The Changing Spaces of Reading and Writing

Dichotomies by Dilip Verma

Our society is inextricably interwoven with technology to such an extent that we have become completely dependent upon the tools of our own creation. Technology is such a part of our reality, and has been so internalized that we are no longer always conscious of its influence or presence, but rather take it for granted. There is very little public discourse about the effects that technology has had and is having on our consciousness, so it is enlightening to read works by authors such as Ong and Postman. Postman (1992) analyses the influence that technology has had in shaping our society, while Ong (2002) looks at one technology, literacy, and examines the changes it has caused to our cognitive processes. These authors present technological dichotomies that help us to “become aware of our biases…and to reflect critically on their implications” (Chandler, 1994, Photocentrism, ¶ 1). There are dangers, however, in reducing complex continuous processes into discrete elements.

By simplifying the nature of our interrelation with technology, by taking a dichtomatic approach, it is easy to highlight the important issues in technological discourse. However, there is a risk of exaggerating or over stating the case. Sweeping statements are powerful and eye-catching, but all too often hyperbole. Deterministic discourses are by nature over-analytic and take an idea to extremes. For example, Ong goes so far as to suggest that writing has a “close association with death” (2002, p. 80). And Postman declares that in the United States of America there has occurred “the submission of all forms of cultural life to the sovereignty of technique and technology” (1992, p. 52). These are interesting and important concepts, but not necessarily realities.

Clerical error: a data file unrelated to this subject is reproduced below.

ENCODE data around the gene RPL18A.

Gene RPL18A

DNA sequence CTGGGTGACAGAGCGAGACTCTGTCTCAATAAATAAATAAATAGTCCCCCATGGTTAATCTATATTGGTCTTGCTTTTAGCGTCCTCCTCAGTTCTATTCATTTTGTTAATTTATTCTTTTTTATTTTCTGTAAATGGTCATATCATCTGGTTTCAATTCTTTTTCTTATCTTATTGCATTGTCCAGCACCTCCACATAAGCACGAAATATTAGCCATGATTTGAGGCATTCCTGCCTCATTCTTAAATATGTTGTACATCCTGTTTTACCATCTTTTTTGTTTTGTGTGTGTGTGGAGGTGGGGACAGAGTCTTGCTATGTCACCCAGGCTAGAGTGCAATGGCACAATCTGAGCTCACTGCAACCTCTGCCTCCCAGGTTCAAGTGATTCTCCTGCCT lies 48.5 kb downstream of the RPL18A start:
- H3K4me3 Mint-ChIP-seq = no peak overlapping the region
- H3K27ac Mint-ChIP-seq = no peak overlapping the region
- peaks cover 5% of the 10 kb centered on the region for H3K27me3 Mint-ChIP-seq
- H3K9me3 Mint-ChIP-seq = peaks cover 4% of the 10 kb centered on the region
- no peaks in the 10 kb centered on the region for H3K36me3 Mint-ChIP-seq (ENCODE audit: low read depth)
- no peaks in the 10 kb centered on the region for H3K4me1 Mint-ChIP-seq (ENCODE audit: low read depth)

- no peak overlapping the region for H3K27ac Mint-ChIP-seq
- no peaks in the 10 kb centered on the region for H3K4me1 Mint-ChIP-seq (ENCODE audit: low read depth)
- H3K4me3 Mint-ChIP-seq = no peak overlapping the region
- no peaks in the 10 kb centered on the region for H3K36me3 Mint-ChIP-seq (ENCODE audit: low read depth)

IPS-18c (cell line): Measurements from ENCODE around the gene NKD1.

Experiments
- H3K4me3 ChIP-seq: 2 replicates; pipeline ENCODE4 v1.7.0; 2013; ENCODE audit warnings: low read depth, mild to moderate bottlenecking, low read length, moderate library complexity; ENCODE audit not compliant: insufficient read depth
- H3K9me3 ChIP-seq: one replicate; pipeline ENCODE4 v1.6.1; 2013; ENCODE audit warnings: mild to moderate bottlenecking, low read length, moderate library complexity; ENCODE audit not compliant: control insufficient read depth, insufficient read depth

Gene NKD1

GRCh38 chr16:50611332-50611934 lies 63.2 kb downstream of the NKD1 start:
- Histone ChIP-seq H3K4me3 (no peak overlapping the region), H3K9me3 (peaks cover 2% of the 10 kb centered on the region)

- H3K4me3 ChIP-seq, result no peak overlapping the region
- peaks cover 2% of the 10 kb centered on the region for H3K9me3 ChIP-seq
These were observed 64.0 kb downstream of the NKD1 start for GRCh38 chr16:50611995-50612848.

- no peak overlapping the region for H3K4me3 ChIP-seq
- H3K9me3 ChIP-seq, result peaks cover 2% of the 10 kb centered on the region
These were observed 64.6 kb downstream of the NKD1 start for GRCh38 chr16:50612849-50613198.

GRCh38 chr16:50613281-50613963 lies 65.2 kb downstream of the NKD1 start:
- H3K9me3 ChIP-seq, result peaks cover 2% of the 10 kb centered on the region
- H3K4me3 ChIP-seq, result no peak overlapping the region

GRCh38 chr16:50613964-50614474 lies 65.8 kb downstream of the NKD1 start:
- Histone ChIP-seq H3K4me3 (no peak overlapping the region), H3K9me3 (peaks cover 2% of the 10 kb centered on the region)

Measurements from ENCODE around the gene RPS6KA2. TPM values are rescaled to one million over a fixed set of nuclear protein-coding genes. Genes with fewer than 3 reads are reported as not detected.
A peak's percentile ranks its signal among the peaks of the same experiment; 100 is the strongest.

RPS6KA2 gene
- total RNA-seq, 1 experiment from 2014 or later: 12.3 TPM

Postman is a valuable addition to the technological debate as he is a lone voice standing against the predominant tecnophilic utopian discourse. Postman’s fear of our belief in “scientism” (1992, Chapter 9) is valid and thought provoking. Nevertheless, Postman notes that “A new technology does not add or subtract something. It changes everything” (1992, p. 18). This is a very broad statement. Chandler counters that “any medium facilitates, emphasizes, intensifies, amplifies, enhances or extends certain kinds of use or experience whilst inhibiting, restricting or reducing other kinds” (1996, Engagement with Media, ¶ 12). Technologies act on the culture that was already there, which is why countries such as Norway and the United States, both having the same technologies, do not use them in the same way.

Though the distinctions that Ong (2002) makes between orality and literacy are extremely thought provoking, it is very difficult, if not impossible, to physically separate and distinguish oral and literate cultures as two discrete elements. In opposition to the arguments of Ong, Graff (1986, p. 69) notes that “the oral and the literate then, like the human and the printed, need not be opposed as simple choices. Human history did not proceed in that way; rather it, allowed a deep rich process of reciprocal interaction and conditioning to occur as literacy gradually spread and gained in acceptance and influence”.

To define a dichotomy, I have chosen the following, cited by Nubiola (N.D.), from the Dictionary of Philosophy and Psychology (1901-1905). A dichotomy is a “form of logical division in which, at each step, the genus is separated into two species, determined by the possession and non possession, the presence and absence, of a mark or attribute. The species so determined satisfy the rules of division: they exclude one another, and they exhaust the extent of the genus divided.”